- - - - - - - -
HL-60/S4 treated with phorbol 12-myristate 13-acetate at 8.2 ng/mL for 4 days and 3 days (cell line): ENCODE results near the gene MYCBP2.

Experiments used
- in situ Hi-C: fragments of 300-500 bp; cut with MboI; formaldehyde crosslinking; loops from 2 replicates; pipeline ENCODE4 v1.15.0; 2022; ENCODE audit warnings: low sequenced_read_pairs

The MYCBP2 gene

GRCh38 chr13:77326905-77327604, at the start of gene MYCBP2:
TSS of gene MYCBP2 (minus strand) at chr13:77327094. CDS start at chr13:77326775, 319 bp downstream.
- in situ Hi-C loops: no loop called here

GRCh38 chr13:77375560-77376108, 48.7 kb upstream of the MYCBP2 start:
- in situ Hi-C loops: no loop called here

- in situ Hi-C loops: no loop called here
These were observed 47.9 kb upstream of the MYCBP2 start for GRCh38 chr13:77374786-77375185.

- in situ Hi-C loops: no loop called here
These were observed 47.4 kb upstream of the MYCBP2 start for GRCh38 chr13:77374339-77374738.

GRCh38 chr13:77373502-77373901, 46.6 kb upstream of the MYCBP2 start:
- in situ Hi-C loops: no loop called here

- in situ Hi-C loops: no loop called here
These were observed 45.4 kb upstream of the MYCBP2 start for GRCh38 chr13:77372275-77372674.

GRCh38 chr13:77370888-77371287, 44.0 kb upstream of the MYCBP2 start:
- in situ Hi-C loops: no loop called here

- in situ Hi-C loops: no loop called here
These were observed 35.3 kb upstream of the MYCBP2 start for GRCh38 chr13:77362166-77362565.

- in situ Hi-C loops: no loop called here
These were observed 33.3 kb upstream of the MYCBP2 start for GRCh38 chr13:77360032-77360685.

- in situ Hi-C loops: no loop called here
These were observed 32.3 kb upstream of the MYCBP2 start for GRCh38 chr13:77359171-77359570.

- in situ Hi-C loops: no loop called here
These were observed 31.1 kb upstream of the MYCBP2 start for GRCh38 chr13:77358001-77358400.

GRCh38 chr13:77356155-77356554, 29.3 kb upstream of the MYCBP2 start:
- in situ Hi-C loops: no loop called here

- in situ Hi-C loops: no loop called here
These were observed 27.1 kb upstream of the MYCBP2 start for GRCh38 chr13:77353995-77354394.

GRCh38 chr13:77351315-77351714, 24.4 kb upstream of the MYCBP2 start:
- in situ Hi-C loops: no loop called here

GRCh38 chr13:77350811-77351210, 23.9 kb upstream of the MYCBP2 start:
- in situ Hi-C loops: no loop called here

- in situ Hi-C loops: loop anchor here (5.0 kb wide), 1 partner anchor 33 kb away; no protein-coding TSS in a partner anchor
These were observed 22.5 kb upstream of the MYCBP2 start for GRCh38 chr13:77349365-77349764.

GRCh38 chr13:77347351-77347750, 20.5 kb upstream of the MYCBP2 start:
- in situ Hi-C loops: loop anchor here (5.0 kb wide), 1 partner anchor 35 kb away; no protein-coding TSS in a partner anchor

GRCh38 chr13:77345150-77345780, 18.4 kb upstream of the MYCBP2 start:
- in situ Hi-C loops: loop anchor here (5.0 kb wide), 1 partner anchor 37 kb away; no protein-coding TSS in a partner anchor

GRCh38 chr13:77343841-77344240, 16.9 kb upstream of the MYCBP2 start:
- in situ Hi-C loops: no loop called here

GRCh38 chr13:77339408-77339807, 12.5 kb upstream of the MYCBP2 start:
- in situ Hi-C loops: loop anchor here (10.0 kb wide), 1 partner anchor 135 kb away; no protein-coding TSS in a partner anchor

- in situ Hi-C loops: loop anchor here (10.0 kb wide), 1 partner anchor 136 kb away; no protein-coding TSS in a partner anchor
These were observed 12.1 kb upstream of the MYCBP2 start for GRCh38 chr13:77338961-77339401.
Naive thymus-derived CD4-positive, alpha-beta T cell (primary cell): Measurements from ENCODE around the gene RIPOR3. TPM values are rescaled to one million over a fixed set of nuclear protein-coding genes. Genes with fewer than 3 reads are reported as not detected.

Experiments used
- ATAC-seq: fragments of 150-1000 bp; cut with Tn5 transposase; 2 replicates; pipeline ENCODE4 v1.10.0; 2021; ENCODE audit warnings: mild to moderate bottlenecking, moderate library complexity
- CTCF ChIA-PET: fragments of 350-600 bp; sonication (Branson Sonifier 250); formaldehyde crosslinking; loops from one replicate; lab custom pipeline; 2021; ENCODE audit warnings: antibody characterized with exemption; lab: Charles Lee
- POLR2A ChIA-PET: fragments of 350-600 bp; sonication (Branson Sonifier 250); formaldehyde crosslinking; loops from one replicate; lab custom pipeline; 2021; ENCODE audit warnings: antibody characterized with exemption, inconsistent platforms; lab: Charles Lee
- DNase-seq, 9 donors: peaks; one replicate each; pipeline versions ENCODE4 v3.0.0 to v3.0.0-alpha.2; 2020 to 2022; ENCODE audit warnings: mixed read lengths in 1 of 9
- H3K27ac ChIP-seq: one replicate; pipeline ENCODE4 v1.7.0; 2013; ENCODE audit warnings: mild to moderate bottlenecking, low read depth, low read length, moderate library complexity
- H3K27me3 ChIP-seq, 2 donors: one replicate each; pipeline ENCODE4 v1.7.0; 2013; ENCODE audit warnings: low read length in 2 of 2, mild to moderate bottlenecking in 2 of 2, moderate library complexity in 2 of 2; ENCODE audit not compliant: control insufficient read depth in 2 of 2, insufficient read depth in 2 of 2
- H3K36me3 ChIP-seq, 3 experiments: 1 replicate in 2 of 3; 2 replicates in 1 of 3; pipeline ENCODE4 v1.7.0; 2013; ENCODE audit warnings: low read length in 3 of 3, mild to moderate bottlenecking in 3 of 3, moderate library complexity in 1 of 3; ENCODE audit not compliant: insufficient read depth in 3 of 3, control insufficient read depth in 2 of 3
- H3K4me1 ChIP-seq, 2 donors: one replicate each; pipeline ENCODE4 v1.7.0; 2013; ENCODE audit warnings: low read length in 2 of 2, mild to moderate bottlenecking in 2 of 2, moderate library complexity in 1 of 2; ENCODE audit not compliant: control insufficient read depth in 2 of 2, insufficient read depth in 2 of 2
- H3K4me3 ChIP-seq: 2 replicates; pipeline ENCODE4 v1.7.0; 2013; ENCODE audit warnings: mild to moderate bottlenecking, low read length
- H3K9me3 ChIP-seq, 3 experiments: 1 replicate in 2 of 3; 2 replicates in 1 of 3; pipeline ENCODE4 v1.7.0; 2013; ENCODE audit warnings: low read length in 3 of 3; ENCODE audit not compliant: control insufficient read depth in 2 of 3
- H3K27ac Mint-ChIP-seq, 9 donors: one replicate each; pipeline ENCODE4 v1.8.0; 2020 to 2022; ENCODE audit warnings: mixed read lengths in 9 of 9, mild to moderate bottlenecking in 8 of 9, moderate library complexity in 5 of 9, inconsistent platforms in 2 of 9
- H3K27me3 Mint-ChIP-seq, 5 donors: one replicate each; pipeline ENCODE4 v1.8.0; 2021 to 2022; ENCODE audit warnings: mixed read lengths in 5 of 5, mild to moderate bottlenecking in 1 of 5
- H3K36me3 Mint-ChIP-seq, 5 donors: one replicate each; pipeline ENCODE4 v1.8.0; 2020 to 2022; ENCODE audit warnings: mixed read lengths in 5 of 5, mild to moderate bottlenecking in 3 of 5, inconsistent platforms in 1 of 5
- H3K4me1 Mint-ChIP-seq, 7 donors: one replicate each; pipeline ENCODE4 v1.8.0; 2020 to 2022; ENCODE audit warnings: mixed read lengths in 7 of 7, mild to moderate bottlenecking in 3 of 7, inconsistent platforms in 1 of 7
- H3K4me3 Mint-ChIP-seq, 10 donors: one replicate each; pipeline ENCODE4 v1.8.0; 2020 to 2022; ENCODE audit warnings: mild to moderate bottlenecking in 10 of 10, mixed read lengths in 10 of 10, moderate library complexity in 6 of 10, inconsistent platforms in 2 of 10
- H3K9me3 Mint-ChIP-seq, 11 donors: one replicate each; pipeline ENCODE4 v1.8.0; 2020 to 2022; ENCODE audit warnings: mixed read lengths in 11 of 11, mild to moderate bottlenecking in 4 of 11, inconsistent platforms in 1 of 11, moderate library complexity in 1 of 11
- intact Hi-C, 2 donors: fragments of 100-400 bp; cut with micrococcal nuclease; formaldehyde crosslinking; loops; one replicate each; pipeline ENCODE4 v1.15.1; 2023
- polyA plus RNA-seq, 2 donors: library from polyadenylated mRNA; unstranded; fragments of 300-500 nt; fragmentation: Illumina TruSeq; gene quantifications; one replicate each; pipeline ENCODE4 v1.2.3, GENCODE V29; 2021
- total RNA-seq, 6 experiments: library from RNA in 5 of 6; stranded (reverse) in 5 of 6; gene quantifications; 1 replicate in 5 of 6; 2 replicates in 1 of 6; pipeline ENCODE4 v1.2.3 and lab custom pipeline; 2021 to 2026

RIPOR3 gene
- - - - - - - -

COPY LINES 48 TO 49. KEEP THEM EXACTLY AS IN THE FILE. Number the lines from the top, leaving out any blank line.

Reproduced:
Naive thymus-derived CD4-positive, alpha-beta T cell (primary cell): Measurements from ENCODE around the gene RIPOR3. TPM values are rescaled to one million over a fixed set of nuclear protein-coding genes. Genes with fewer than 3 reads are reported as not detected.

Experiments used